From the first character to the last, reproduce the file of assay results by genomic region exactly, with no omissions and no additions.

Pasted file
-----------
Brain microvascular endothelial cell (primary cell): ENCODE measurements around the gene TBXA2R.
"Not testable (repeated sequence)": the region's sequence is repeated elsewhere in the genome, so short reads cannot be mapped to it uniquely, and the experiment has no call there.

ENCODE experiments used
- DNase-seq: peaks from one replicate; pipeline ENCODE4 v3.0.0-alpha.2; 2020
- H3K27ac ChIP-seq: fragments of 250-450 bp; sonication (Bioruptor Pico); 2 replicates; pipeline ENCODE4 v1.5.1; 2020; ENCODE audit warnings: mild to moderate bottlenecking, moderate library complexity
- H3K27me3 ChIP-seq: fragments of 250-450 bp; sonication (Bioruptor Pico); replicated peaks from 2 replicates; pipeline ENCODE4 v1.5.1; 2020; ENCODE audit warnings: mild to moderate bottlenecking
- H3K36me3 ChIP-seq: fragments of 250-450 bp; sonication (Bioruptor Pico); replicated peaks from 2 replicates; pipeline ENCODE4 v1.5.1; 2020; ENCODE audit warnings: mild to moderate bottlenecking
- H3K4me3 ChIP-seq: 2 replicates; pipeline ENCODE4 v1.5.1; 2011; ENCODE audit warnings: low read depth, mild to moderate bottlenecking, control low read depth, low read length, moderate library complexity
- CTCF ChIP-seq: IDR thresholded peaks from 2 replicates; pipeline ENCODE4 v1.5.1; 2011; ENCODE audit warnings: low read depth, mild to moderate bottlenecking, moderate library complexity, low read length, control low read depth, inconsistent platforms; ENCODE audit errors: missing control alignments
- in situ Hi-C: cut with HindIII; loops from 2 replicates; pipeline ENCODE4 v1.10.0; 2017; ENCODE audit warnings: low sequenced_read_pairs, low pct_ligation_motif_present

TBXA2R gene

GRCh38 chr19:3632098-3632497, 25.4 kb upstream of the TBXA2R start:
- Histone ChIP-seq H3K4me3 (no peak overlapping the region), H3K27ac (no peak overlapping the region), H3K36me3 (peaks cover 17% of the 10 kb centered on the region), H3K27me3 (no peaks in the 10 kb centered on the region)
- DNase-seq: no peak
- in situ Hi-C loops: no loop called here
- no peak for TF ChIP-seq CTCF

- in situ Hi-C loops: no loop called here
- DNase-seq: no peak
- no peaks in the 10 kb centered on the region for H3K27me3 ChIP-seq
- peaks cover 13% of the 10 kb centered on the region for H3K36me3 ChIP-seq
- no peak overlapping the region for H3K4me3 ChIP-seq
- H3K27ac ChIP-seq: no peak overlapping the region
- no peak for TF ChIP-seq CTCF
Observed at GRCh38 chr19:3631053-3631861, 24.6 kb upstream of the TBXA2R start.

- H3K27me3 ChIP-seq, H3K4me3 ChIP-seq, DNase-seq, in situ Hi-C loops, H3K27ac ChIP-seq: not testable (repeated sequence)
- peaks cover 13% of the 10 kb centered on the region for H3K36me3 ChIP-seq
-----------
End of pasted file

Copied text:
Brain microvascular endothelial cell (primary cell): ENCODE measurements around the gene TBXA2R.
"Not testable (repeated sequence)": the region's sequence is repeated elsewhere in the genome, so short reads cannot be mapped to it uniquely, and the experiment has no call there.

ENCODE experiments used
- DNase-seq: peaks from one replicate; pipeline ENCODE4 v3.0.0-alpha.2; 2020
- H3K27ac ChIP-seq: fragments of 250-450 bp; sonication (Bioruptor Pico); 2 replicates; pipeline ENCODE4 v1.5.1; 2020; ENCODE audit warnings: mild to moderate bottlenecking, moderate library complexity
- H3K27me3 ChIP-seq: fragments of 250-450 bp; sonication (Bioruptor Pico); replicated peaks from 2 replicates; pipeline ENCODE4 v1.5.1; 2020; ENCODE audit warnings: mild to moderate bottlenecking
- H3K36me3 ChIP-seq: fragments of 250-450 bp; sonication (Bioruptor Pico); replicated peaks from 2 replicates; pipeline ENCODE4 v1.5.1; 2020; ENCODE audit warnings: mild to moderate bottlenecking
- H3K4me3 ChIP-seq: 2 replicates; pipeline ENCODE4 v1.5.1; 2011; ENCODE audit warnings: low read depth, mild to moderate bottlenecking, control low read depth, low read length, moderate library complexity
- CTCF ChIP-seq: IDR thresholded peaks from 2 replicates; pipeline ENCODE4 v1.5.1; 2011; ENCODE audit warnings: low read depth, mild to moderate bottlenecking, moderate library complexity, low read length, control low read depth, inconsistent platforms; ENCODE audit errors: missing control alignments
- in situ Hi-C: cut with HindIII; loops from 2 replicates; pipeline ENCODE4 v1.10.0; 2017; ENCODE audit warnings: low sequenced_read_pairs, low pct_ligation_motif_present

TBXA2R gene

GRCh38 chr19:3632098-3632497, 25.4 kb upstream of the TBXA2R start:
- Histone ChIP-seq H3K4me3 (no peak overlapping the region), H3K27ac (no peak overlapping the region), H3K36me3 (peaks cover 17% of the 10 kb centered on the region), H3K27me3 (no peaks in the 10 kb centered on the region)
- DNase-seq: no peak
- in situ Hi-C loops: no loop called here
- no peak for TF ChIP-seq CTCF

- in situ Hi-C loops: no loop called here
- DNase-seq: no peak
- no peaks in the 10 kb centered on the region for H3K27me3 ChIP-seq
- peaks cover 13% of the 10 kb centered on the region for H3K36me3 ChIP-seq
- no peak overlapping the region for H3K4me3 ChIP-seq
- H3K27ac ChIP-seq: no peak overlapping the region
- no peak for TF ChIP-seq CTCF
Observed at GRCh38 chr19:3631053-3631861, 24.6 kb upstream of the TBXA2R start.

- H3K27me3 ChIP-seq, H3K4me3 ChIP-seq, DNase-seq, in situ Hi-C loops, H3K27ac ChIP-seq: not testable (repeated sequence)
- peaks cover 13% of the 10 kb centered on the region for H3K36me3 ChIP-seq